Hypatodo'rus (*(Upato/dwros), a statuary of Thebes (Böekh, Corp. Inscript. No. 25), who flourished, with Polycles I., Cephisodotus I., and Leochares, in the 102d Olympiad, B. C. 372. (Plin. Nat. 34.8. s. 19.) He made, with Aristogeiton, the statues of the Argive chieftains who fought with Polyneices against Thebes. (Paus. 10.10.2; comp. ARISTOGEITON.) He also made the great statue of Athena at Aliphera in Arcadia (Paus. 8.26.4), which is also mentioned by Polybius (4.78.5), who calls it the work of Hecatodorus and Sostratus, and describes it as tw=n megalomepesta/twn kai\ texnikwta/twn e)/pgwn. onyx has been found at Aliphera engraved with an Athena, which Müller thinks may have been taken after this statue. (Archäol. d. Kunst, § 370, n. 4.)
Leo'chares (*Lewxa/rhs). 1. An Athenian statuary and sculptor, was one of the great artists of the later Athenian school, at the head of which were Scopas and Praxiteles. He is placed by Pliny (Plin. Nat. 34.8. s. 19) with Polycles I., Cephisodotus I., and Hypatodorus, at the 102d Olympiad (B. C. 372). We have several other indications of his time. From the end of the 106th Olympiad (B. C. 352) and onwards he was employed upon the tomb of Mausolus (Plin. Nat. 36.5. s. 4.9; Vitruv. vii. Praef. § 13: SATYRUS); and he was one of the artists employed by Philip to celebrate his victory at Chaeroneia, Ol. 110, 3, B. C. 338. The statement, that he made a statue of Autolycus, who conquered in the boys' pancration at the Panathenaea in Ol. 89 or 90, and whose victory was the occasion of the Symposion of Xenophon (Plin. Nat. 34.8. s. 19.17; comp. Schneider, Quaest. de Conviv. Xenoph.), seems at first sight to be inconsistent with the other dates; but the obvious explanation is, that the stat
the Athenians. The date of the second edition of the Plutus was B. C. 388. Taking, then, this date as about the commencement of the career of Pamphilus, we must, on the other hand, place him as low as B. C. 352, when his disciple Apelles began to flourish. And these dates agree with all the other indications of his time. Thus, he is mentioned by Quintilian (l.c.) among the artists who flourished in the period commencing with the reign of Philip II.; Pliny places him immediately before Echion and Therimachus, who flourished in the 107th Olympiad, B. C. 352; and the battle of Phlius, which he painted, must have been fought between Ol. 102 and 104, B. C. 372 and 364 (Müller, Proleg. zu Mythol. p. 400). What victory of the Athenians formed the subject of the other picture mentioned by Pliny, is not known: it may be the naval victory of Chabrias, at Naxos, in B. C. 376. Among the pupils of Pamphilus, besides Apelles and Melanthius, was Pausias, whom he instructed in encaustic painting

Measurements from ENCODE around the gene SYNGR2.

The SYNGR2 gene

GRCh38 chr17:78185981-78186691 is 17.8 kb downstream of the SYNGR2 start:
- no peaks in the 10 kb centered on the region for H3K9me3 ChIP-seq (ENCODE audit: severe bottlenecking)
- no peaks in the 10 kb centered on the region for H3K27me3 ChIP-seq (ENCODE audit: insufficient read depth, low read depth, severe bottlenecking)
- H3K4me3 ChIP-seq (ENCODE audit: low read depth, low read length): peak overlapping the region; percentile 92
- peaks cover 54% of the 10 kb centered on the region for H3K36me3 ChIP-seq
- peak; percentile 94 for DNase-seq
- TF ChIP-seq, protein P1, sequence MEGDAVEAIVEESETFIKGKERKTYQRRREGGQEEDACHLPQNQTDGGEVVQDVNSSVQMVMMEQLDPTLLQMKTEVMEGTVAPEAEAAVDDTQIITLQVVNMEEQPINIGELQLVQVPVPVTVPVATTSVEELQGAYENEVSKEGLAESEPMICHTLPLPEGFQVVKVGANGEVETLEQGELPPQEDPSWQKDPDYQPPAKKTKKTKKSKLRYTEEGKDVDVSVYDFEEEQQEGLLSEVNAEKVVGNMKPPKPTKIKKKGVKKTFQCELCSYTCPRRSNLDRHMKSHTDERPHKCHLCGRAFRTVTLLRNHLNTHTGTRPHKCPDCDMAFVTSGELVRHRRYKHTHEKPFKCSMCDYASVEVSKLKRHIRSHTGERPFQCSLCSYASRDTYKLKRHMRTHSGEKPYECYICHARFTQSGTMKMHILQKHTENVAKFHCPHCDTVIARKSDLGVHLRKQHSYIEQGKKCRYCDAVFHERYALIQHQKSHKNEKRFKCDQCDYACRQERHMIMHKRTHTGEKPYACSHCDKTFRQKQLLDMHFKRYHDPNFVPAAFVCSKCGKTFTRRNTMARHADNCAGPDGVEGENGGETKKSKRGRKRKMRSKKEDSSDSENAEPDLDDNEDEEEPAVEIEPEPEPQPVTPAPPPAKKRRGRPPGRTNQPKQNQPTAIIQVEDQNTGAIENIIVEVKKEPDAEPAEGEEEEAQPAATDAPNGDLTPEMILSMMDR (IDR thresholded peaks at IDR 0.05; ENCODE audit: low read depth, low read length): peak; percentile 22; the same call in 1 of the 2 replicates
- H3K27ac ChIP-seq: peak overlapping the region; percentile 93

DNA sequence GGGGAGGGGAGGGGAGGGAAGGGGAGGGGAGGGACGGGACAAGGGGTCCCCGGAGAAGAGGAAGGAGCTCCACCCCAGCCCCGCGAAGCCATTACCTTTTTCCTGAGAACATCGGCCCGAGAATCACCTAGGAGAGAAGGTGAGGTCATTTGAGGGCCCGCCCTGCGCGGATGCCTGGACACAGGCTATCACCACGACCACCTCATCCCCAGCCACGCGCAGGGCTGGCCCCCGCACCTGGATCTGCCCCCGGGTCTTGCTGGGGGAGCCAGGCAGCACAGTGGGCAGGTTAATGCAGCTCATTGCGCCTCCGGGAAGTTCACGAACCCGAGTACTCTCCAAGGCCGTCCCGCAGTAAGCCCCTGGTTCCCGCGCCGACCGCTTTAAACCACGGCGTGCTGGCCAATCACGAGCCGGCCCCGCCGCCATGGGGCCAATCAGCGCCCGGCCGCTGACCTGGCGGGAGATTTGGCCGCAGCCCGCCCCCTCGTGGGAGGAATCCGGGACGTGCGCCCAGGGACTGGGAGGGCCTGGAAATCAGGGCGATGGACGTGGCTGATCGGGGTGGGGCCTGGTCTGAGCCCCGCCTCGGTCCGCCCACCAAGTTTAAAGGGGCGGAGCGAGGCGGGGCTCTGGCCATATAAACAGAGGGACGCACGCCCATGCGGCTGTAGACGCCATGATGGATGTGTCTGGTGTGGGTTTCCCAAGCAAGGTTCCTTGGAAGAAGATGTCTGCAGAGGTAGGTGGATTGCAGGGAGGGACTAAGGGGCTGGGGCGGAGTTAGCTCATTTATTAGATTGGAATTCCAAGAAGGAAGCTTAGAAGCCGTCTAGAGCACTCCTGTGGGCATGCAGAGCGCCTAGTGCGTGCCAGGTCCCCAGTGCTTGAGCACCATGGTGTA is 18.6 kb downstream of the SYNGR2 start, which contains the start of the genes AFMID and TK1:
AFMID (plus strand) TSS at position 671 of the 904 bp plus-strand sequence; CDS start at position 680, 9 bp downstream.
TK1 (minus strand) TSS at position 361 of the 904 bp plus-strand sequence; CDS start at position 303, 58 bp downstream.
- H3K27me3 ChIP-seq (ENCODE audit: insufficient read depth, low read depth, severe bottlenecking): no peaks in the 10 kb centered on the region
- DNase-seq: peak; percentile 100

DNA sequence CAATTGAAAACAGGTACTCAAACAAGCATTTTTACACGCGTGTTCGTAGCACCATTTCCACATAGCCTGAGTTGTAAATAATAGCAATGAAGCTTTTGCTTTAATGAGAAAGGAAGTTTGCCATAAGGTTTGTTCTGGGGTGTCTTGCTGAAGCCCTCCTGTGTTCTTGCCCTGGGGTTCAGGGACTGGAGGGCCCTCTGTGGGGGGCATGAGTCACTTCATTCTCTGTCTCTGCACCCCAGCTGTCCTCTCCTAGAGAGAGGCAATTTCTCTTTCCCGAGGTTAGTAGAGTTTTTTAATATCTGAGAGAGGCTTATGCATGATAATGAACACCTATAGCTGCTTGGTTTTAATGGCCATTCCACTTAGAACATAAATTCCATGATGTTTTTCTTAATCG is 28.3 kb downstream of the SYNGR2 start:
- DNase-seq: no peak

y statements connected with the circumstances of Timotheus at this period, which we must of course regard with suspicion; but we learn from it certainly that he was now reduced to great pecuniary embarrassments, having probably expended his money in the public service, and was even compelled to borrow from Pasion wherewithal to receive his distinguished guests above mentioned (Xen. Hell. 6.2. §§ 11-13; Diod. 15.47; Dem. c. Tim. pp. 1186-1192, &c.; Corn. Nep. Tim. 4). In the following year (B. C. 372) he entered into the service of Artaxerxes II., king of Persia, find went to command against Nectanabis I. in Egypt ; but of his operations in this quarter we have no record (Dem. c. Tim. pp. 1191, 1192, 1195). It appears to have been about B. C. 367 that he was sent by the Athenians to aid ARIOBARZANES, with an injunction, however, not to abet him in any enterprise against the king, his master; and accordingly, when he found that he was in open revolt from Artaxerxes, he refused to give h